Storytime favorites: books

Due to some staffing changes, unplanned illnesses, and planned staff vacations, I’ve been doing a ton of storytimes recently! I find my biggest challenge is often finding a way to walk the fine line between being repetitive enough so that the children can come to expect routines and novel enough that the families (and I) don’t get bored! Lately I’ve been browsing around looking for new materials and in the meantime have been thinking about some of my classic “go-to” materials for when I need to come up with a storytime in a pinch. I’m sure most of my go-tos are similar to those for other storytime librarians. They are:

  • Brown Bear, Brown Bear What do You See? by Bill Martin
    • I swear by the magical properties of this book, especially when paired with Greg and Steve‘s lullaby version. No matter how restless, upset or otherwise rowdy my storytime kiddos are, whenever I bust this out it’s instant silence, as if they’re hypnotized. I close every 0-2 storytime with it thanks to an excellent recommendation from the woman who trained me to perform storytimes.
  • It Looked Like Spilt Milk by Charles Shaw
    • This book is excellent because of it’s repetition, its simplicity, and because the kids love trying to guess what it “looked like.” (Although I always have to help them out with the Great Horned Owl… a terrible addition to an otherwise excellent book, I think!)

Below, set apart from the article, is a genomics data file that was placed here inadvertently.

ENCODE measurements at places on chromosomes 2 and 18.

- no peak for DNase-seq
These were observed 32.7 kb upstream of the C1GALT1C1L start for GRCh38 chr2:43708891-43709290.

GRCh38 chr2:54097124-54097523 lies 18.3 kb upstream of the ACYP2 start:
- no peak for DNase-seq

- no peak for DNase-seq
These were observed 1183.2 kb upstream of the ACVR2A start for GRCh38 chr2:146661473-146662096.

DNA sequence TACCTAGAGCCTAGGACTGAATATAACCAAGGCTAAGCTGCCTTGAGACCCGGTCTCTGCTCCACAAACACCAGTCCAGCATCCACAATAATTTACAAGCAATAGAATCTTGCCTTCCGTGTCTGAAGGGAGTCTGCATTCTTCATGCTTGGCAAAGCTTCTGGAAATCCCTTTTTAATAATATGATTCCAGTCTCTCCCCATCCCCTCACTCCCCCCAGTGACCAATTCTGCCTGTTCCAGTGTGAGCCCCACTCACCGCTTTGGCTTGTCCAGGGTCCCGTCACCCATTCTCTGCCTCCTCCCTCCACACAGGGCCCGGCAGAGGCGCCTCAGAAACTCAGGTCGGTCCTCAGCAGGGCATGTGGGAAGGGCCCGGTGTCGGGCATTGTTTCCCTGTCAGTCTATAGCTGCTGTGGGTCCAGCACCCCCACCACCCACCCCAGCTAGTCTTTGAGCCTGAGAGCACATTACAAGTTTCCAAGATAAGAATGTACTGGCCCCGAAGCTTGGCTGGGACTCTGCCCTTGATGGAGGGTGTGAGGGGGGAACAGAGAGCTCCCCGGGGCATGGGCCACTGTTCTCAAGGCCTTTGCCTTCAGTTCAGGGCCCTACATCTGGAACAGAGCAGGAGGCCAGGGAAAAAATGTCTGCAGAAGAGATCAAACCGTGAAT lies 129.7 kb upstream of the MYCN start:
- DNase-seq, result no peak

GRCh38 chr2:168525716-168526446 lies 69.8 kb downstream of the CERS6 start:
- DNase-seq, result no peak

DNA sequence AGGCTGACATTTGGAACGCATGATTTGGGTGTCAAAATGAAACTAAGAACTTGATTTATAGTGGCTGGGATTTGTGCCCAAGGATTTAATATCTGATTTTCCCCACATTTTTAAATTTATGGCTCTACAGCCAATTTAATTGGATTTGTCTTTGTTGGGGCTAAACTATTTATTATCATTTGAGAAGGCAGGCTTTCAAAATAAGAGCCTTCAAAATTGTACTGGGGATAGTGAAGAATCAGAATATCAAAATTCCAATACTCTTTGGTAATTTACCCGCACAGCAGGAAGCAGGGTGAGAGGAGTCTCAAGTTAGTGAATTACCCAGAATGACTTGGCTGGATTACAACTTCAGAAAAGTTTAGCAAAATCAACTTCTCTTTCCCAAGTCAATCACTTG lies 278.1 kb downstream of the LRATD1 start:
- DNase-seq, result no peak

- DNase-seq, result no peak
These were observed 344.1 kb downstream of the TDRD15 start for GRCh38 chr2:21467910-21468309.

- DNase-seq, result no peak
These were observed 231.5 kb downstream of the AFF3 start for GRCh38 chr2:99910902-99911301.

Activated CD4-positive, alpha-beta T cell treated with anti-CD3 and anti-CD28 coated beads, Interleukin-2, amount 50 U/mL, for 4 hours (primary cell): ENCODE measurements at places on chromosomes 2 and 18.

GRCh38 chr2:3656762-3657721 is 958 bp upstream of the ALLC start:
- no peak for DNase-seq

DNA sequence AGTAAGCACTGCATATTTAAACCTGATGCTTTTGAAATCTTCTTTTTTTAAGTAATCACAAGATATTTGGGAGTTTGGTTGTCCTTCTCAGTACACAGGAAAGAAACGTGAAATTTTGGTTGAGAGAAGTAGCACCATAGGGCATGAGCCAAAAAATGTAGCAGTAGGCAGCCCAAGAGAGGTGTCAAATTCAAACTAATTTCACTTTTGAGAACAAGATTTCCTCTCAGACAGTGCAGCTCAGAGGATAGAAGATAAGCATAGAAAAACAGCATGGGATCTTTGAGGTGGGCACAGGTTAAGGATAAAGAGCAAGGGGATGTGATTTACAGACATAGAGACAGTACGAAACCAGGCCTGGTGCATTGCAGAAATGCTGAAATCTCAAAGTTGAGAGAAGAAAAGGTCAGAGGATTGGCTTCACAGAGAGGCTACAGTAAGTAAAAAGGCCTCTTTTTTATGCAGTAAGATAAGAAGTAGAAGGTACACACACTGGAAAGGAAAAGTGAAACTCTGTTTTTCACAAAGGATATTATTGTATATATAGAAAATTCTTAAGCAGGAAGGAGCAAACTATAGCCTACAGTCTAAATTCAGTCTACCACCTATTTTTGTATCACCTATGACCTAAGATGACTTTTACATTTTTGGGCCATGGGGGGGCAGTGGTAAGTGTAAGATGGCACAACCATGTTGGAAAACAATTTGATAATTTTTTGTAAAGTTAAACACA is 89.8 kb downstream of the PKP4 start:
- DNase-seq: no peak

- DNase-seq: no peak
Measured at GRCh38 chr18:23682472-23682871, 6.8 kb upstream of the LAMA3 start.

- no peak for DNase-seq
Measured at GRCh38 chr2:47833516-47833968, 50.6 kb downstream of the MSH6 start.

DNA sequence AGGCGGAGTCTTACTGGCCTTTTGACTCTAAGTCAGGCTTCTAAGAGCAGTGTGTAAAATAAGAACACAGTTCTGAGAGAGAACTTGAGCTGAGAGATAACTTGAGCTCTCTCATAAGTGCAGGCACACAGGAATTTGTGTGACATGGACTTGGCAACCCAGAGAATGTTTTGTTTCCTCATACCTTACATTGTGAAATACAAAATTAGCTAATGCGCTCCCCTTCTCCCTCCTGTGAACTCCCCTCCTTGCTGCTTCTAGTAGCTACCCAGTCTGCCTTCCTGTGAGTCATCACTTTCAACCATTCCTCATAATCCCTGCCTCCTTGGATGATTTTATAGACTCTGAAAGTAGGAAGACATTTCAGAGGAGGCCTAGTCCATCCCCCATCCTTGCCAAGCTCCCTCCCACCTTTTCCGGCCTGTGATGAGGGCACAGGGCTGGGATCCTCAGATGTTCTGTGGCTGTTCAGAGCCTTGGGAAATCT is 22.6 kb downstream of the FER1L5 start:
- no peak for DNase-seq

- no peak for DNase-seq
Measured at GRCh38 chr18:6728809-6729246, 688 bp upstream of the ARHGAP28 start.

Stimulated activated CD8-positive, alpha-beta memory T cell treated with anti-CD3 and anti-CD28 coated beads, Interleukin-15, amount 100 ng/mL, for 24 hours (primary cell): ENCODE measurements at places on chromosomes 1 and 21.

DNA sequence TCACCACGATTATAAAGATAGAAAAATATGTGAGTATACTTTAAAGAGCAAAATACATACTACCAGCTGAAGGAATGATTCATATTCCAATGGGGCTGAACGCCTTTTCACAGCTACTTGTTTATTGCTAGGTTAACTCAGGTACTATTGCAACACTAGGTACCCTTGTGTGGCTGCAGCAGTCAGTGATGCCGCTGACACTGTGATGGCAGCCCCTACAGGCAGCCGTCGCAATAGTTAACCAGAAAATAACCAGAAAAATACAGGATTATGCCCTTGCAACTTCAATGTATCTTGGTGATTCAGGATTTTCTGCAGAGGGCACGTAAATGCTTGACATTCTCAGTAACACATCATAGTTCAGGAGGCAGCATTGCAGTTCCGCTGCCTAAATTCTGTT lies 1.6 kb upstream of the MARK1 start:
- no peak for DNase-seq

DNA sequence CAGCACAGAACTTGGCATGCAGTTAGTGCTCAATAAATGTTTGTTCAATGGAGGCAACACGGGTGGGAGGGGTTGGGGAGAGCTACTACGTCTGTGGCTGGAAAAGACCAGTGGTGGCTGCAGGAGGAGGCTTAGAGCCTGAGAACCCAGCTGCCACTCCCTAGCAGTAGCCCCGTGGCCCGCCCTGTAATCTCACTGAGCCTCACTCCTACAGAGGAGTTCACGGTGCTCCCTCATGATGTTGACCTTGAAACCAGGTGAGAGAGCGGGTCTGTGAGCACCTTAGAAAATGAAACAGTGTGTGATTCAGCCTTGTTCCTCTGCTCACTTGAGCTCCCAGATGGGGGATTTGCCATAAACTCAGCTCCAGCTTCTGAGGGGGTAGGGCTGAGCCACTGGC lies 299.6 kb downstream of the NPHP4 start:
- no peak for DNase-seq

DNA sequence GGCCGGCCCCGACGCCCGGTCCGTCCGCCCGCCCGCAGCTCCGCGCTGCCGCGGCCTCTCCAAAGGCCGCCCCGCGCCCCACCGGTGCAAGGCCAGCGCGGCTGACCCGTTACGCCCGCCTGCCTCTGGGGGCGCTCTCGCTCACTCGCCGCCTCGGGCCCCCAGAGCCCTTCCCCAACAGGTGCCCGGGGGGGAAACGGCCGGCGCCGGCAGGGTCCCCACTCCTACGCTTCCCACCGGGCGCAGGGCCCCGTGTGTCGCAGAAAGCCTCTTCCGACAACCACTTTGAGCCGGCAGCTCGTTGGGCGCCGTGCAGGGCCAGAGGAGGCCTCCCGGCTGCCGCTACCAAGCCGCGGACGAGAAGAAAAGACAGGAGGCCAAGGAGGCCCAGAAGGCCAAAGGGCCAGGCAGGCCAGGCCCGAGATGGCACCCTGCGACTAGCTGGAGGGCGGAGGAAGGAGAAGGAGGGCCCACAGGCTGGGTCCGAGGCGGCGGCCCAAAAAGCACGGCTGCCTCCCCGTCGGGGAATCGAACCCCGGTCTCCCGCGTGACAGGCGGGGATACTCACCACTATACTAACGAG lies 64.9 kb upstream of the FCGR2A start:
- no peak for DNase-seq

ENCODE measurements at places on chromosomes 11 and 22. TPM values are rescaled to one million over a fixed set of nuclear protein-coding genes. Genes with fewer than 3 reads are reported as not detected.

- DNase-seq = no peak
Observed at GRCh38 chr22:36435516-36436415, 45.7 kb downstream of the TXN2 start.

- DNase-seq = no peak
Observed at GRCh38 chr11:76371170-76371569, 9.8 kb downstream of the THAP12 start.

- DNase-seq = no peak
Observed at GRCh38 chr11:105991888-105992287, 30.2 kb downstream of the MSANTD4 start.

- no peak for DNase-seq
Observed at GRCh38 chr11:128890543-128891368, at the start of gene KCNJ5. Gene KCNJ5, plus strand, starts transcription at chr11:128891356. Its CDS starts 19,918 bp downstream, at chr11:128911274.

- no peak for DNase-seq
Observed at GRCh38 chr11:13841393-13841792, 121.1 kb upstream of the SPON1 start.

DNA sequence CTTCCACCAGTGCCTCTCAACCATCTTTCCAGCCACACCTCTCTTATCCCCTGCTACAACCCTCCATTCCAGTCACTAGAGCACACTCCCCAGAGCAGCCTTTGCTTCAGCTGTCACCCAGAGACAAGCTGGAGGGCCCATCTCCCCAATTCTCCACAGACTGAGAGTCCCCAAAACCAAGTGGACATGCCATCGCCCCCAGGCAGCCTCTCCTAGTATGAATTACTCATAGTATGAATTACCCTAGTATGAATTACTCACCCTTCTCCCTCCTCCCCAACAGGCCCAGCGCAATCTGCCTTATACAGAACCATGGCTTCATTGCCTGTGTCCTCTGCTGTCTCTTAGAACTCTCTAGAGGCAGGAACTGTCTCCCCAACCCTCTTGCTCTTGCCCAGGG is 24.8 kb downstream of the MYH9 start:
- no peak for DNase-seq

• Don’t Let the Pigeon Drive the Bus! by Mo Willems
  • From Head to Toe by Eric Carle
    • Another great one that is adaptable for a variety of age groups. Kids love this one because they can act it out alongside the book.


  • Pete the Cat I Love My White Shoes OR …and His Four Groovy Buttons by Eric Litwin
    • I can’t explain it but kids are addicted to this groovy cat and even parents love to sing along with Pete as he celebrates his white shoes and his groovy buttons. I don’t like the rest of the Pete the Cat books all that much but White Shoes and Groovy Buttons are essentials for any storytime.
  • Bark, George by Jules Feiffer
    • The first time I tried to read this to a storytime I chickened out at the last minute. No matter how funny the story is, I thought the concept of a doctor reaching into a dog to pull out the other animals he ate was a bit too aggressive for my kiddos and I thought parents would be horrified. But after talking to other co-workers who have read the story with a lot of success I tried it… and it was great! The parents laughed harder than the kids and now it’s definitely one of my favorites.
  •  Dear Zoo by Rod Campbell
    • Kids love to guess the animals and if you’re really feeling interactive you can ask them to follow up with the animal’s noise. Most editions are pop-ups as well, which adds that extra special exciting touch.

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